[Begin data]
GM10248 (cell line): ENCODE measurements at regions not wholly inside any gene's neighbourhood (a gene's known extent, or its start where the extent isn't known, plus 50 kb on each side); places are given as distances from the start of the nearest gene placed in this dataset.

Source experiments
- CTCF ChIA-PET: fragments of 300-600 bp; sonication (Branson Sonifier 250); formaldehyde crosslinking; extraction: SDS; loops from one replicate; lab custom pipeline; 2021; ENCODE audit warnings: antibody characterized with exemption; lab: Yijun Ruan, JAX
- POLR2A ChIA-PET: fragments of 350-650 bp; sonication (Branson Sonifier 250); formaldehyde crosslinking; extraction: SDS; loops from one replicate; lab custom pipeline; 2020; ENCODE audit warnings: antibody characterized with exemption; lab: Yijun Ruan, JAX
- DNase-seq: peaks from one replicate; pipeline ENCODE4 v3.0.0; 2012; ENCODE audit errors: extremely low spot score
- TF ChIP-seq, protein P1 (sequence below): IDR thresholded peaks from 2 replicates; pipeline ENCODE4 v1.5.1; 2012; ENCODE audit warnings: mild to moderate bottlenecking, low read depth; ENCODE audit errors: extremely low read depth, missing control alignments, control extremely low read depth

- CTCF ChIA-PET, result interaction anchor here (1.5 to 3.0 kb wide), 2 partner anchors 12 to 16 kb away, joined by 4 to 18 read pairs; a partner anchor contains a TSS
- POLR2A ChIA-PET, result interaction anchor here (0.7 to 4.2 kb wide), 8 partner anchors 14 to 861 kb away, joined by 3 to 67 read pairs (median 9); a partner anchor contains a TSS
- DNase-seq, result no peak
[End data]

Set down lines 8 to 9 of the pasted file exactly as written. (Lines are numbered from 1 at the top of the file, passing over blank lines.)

- POLR2A ChIA-PET, result interaction anchor here (0.7 to 4.2 kb wide), 8 partner anchors 14 to 861 kb away, joined by 3 to 67 read pairs (median 9); a partner anchor contains a TSS
- DNase-seq, result no peak